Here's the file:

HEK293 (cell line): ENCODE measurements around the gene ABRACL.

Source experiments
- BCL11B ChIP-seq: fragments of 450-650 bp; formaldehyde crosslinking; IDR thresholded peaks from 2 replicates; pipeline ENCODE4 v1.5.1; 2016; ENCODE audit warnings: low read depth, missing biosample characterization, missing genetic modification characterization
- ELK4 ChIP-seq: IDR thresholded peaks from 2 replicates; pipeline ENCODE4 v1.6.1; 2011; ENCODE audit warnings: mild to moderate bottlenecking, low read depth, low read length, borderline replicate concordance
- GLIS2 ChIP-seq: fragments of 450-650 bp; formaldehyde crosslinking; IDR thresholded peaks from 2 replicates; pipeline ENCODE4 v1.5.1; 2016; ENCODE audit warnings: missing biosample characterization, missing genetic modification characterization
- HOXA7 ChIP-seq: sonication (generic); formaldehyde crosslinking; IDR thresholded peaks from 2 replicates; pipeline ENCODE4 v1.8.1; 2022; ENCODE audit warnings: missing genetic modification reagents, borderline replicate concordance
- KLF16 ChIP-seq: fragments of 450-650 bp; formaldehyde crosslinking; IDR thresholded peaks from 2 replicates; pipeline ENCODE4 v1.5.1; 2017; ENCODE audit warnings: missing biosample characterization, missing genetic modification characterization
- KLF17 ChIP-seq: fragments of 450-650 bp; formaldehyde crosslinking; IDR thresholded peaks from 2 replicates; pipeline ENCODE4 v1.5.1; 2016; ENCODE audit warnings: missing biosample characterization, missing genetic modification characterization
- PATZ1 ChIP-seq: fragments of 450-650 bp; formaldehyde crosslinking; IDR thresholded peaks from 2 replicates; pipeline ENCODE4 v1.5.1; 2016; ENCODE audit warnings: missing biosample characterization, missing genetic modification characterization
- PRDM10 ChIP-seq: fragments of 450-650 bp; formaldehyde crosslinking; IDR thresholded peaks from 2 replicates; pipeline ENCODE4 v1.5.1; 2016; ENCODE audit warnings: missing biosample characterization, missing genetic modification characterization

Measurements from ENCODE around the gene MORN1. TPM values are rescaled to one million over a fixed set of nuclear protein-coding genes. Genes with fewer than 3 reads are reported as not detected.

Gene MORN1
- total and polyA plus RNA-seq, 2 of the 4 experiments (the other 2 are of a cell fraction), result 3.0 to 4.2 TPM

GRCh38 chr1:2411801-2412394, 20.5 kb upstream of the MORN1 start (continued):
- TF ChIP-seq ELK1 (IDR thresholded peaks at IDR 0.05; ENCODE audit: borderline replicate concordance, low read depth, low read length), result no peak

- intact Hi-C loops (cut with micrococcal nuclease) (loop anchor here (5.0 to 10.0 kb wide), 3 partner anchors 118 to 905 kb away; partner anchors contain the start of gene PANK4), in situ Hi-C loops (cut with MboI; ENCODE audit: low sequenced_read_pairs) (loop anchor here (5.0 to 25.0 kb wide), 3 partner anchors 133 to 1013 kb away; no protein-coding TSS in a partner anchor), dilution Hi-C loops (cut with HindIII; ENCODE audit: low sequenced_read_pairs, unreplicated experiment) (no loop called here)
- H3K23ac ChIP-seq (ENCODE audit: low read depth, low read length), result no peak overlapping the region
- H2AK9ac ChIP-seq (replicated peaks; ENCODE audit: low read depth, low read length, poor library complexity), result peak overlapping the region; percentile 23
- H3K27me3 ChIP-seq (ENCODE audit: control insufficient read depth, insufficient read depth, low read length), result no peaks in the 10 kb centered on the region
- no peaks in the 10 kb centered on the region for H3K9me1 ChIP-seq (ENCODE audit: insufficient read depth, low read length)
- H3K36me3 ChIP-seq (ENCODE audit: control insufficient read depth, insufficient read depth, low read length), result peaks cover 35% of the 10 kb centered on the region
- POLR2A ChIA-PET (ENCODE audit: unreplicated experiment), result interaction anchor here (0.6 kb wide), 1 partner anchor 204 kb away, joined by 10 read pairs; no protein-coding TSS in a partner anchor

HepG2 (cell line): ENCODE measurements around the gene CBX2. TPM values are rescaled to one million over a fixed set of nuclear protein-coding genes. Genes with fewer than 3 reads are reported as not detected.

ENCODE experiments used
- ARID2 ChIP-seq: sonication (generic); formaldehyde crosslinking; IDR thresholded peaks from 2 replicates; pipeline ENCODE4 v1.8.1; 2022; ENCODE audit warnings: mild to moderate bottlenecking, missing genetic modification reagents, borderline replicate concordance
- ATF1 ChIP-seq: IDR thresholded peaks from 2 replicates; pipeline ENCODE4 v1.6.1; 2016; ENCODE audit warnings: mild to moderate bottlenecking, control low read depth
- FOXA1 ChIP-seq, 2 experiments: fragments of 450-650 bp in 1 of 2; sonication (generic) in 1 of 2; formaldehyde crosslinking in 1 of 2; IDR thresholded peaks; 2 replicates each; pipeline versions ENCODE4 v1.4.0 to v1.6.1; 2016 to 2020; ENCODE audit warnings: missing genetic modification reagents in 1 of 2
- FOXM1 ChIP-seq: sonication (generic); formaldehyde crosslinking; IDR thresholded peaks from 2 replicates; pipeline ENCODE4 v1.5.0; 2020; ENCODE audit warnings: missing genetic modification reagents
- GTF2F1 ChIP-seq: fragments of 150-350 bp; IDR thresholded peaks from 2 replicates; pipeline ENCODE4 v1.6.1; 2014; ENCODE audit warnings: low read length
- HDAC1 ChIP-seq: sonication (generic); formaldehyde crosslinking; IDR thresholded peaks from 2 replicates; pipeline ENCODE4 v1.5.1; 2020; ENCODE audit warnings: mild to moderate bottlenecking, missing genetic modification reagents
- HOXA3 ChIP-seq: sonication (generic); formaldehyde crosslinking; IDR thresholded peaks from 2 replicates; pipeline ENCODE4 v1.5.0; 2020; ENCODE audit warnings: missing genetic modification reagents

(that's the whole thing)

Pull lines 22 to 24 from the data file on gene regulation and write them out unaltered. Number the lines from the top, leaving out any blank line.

- POLR2A ChIA-PET (ENCODE audit: unreplicated experiment), result interaction anchor here (0.6 kb wide), 1 partner anchor 204 kb away, joined by 10 read pairs; no protein-coding TSS in a partner anchor

HepG2 (cell line): ENCODE measurements around the gene CBX2. TPM values are rescaled to one million over a fixed set of nuclear protein-coding genes. Genes with fewer than 3 reads are reported as not detected.

ENCODE experiments used